Before we go any further, you should know that this breed is pronounced “show-low-eetz-kweent-lee,” and is one of several breeds of hairless dogs. These pups are native to Mexico and Central America. Their name is derived from the Aztec deity Xolotl, the god of fire and lightening.
This cute pup is the national dog of the Czech Republic. The Cesky Terrier is known for being attention-loving and loyal. These dogs are also said to be less active and quieter than other terriers.
These little Scottish terriers were bred for hunting badgers and otters. The Dandie Dinmont is also the only breed to take its name from a character in literature. The name is from a character in the novel Guy Mannering by the Scottish author Walter Scott.
While it might not be as rare across the pond, the English Foxhound is one of the rarest breeds in the United States. These super active dogs are best suited for the countryside where they can romp in the wide open spaces.
These giant mountain dogs are one of the oldest breeds in Portugal. They’re known for being loyal, affectionate, and protective.

This breed looks a lot like a fox and was bred to hunt both small and large game. Finnish Spitzes are known to be independent, stubborn, and very “talkative.”
These dogs were developed in Germany for the purpose of being guard dogs. Their name literally means, “guardian of estates.” They can be a little tricky to train, so they’re usually best for experienced dog owners.
This Italian working breed needs a lot of mental stimulation and physical exercise. These dogs were first used for hunting waterfowl but are now best known as truffle-hunters.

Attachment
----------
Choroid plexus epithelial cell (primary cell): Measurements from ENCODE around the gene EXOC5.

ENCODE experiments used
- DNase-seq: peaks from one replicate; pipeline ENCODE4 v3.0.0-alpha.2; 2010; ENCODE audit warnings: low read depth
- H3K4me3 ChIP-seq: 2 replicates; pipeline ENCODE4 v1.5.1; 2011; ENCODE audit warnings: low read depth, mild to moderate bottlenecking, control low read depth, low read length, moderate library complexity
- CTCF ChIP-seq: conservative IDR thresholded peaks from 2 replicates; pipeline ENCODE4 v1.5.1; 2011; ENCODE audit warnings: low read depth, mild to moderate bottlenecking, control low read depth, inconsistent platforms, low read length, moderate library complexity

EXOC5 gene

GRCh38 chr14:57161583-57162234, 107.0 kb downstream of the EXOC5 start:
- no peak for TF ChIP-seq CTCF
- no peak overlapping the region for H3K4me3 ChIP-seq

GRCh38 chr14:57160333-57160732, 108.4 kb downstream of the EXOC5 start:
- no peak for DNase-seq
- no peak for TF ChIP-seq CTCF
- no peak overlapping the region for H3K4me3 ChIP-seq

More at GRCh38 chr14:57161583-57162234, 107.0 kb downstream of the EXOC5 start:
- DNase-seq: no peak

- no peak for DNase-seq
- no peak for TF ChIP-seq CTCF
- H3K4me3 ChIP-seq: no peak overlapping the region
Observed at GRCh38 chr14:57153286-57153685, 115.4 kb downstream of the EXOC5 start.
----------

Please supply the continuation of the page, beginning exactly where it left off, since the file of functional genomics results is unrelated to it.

Meet the state dog of Louisiana! Named after Catahoula Parish, Louisiana, the Catahoula Leopard Dog is a tough breed that can tackle the state’s forests and swamps.
Also known as the Dutch Spaniel, the Nederlandse Kooikerhondje is a hunting dog that hails from Holland. These dogs have plenty of energy to go around, so if you’re looking for a low-key lap dog, this spaniel won’t sit around with you for long.
One of the hairless dog breeds, the Peruvian Inca Orchid is native to Peru and has been officially recognized as part of the country’s cultural heritage.
Originating in Hungary, this medium-small sheep dog is known for being lively and active, with the most adorable facial expressions. While they are said to be easy to train, they’re also a more vocal breed.
Cats are said to have nine lives, but the Russian Toy has a few to spare, too! These pups were almost wiped out twice and until the 1990s were almost unknown outside of their native Russia.
This Dutch Sheepdog almost went extinct during World War II. The dogs we see today are descended from those few survivors!
The Sloughi is one of the primitive sight-hound breeds native to North Africa. They’re treasured for their hunting skills and are known for hunting game such as hare, fox, jackal, gazelle, and wild pigs.
The Stabyhoun, also known as the Stabij, is one of the rarest dog breeds in the world. They hail from the Frisian forest area in the Netherlands and their name translates to “stand by me.”
This dog would be a perfect addition to Drummond Ranch! They were bred over 1,000 years ago to be cow herders. Their bodies are low to the ground like a corgi so they can nip at the ankles of cows.